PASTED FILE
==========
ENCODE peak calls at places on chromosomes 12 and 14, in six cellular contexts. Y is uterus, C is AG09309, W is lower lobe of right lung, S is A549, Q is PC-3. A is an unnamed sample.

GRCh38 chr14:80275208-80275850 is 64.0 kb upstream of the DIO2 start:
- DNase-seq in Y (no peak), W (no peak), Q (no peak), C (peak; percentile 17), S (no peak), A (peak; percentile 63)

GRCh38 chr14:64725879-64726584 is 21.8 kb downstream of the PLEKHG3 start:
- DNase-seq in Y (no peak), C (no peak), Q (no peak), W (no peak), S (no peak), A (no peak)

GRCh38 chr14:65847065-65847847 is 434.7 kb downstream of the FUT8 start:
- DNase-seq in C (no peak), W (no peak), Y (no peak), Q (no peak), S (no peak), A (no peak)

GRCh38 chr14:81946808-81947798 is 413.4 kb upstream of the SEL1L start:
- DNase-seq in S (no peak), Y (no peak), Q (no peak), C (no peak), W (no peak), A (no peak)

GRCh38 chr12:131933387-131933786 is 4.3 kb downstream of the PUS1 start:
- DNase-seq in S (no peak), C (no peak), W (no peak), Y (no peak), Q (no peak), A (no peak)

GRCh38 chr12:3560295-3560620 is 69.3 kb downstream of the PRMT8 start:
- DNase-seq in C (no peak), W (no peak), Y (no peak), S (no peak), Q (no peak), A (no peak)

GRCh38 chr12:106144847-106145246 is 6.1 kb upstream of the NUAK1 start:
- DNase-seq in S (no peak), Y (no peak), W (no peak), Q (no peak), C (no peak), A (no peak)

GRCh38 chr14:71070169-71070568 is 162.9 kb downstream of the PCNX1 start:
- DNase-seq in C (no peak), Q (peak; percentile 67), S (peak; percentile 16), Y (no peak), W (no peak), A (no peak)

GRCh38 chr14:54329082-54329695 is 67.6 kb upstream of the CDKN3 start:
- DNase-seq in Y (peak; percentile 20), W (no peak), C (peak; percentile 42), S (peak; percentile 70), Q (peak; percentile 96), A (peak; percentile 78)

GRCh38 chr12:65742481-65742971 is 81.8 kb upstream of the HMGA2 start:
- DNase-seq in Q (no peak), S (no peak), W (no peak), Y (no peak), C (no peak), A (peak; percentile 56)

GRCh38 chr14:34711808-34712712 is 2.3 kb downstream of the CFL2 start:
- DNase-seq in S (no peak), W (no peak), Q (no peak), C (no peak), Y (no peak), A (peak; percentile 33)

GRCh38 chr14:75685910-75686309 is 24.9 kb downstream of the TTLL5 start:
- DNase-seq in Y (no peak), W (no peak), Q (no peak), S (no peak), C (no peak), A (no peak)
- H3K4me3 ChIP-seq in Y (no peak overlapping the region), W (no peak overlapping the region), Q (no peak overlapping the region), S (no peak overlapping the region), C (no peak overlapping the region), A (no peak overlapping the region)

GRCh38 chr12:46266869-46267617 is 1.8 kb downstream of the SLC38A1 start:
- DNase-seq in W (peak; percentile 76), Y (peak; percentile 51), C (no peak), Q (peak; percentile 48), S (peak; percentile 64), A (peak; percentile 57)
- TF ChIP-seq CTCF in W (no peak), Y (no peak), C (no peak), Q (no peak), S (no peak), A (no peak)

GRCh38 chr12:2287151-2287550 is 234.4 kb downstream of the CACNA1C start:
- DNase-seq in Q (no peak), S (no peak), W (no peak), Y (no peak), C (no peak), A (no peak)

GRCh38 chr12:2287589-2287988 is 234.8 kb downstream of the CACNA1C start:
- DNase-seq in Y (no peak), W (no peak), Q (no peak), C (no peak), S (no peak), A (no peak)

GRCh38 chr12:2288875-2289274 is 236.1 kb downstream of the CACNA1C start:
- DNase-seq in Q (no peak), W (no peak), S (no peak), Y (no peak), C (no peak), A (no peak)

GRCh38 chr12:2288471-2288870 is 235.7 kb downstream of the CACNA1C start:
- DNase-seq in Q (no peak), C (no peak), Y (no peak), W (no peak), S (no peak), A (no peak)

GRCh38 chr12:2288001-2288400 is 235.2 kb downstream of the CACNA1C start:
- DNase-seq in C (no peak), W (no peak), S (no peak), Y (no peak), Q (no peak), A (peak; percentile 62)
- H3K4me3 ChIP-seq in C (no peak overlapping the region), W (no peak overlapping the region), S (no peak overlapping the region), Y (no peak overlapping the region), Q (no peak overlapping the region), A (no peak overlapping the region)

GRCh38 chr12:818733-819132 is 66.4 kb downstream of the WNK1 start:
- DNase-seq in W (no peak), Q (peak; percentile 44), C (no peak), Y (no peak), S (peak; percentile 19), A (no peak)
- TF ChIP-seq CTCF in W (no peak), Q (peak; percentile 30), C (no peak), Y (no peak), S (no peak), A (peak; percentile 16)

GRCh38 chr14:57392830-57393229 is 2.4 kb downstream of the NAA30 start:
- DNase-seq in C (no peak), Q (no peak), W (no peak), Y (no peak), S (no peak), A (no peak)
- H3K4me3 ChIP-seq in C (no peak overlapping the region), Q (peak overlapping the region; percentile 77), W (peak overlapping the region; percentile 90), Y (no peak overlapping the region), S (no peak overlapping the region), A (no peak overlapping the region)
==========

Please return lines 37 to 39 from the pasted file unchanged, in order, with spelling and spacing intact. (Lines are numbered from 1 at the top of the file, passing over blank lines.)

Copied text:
- DNase-seq in Q (no peak), C (no peak), Y (no peak), W (no peak), S (no peak), A (no peak)

GRCh38 chr12:2288001-2288400 is 235.2 kb downstream of the CACNA1C start:
- DNase-seq in C (no peak), W (no peak), S (no peak), Y (no peak), Q (no peak), A (peak; percentile 62)